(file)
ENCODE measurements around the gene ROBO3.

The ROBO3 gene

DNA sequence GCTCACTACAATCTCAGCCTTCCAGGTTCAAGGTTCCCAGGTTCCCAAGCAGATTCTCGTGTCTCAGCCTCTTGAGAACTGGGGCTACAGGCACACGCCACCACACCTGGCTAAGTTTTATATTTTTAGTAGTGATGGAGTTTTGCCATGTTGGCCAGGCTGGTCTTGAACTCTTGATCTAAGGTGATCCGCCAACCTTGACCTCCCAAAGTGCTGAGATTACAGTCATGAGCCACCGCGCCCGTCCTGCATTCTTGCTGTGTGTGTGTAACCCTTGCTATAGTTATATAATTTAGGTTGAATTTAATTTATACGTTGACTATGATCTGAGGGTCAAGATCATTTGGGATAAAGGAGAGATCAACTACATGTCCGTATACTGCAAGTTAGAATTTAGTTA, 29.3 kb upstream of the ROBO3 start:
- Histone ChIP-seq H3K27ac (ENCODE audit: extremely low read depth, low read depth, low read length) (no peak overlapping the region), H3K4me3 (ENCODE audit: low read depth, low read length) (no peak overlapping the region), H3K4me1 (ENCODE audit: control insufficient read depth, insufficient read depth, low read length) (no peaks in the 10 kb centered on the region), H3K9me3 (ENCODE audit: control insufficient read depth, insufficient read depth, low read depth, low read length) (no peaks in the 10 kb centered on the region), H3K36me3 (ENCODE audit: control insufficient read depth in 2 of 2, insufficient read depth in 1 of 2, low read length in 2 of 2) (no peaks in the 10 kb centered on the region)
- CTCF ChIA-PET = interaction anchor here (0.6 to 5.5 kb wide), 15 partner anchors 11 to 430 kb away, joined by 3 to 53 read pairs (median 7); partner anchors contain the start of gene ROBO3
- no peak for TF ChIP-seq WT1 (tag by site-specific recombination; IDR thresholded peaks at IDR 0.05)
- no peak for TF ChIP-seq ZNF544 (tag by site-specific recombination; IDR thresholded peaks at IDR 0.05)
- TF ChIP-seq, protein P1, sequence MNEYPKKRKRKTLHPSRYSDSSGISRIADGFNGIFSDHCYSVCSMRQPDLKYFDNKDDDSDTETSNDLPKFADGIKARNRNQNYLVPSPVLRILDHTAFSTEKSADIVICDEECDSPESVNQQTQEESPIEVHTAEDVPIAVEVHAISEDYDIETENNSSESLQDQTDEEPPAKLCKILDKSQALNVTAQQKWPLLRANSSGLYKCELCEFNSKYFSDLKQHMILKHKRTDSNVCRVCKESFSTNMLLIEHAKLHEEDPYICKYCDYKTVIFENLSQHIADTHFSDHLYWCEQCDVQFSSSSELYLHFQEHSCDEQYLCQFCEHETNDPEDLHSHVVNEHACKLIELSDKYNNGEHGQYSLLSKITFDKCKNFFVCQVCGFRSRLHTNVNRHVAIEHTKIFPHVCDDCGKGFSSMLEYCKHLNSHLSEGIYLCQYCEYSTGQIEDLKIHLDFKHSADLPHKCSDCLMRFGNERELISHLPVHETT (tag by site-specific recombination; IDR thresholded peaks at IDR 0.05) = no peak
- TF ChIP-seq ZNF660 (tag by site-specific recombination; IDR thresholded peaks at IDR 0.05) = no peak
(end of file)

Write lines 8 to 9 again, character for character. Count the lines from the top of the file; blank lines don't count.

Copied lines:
- TF ChIP-seq, protein P1, sequence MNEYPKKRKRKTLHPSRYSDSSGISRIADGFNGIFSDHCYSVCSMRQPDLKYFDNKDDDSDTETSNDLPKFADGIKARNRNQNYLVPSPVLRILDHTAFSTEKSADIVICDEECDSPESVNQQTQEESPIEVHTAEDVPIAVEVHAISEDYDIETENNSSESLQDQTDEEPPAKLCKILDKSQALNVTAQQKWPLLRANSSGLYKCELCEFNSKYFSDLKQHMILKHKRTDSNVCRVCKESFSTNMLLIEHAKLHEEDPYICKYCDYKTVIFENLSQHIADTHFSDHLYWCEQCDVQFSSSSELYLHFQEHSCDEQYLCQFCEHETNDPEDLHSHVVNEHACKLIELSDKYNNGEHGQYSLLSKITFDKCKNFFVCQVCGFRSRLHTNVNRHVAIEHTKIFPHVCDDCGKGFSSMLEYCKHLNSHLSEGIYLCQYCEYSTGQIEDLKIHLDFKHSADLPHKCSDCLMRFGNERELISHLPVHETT (tag by site-specific recombination; IDR thresholded peaks at IDR 0.05) = no peak
- TF ChIP-seq ZNF660 (tag by site-specific recombination; IDR thresholded peaks at IDR 0.05) = no peak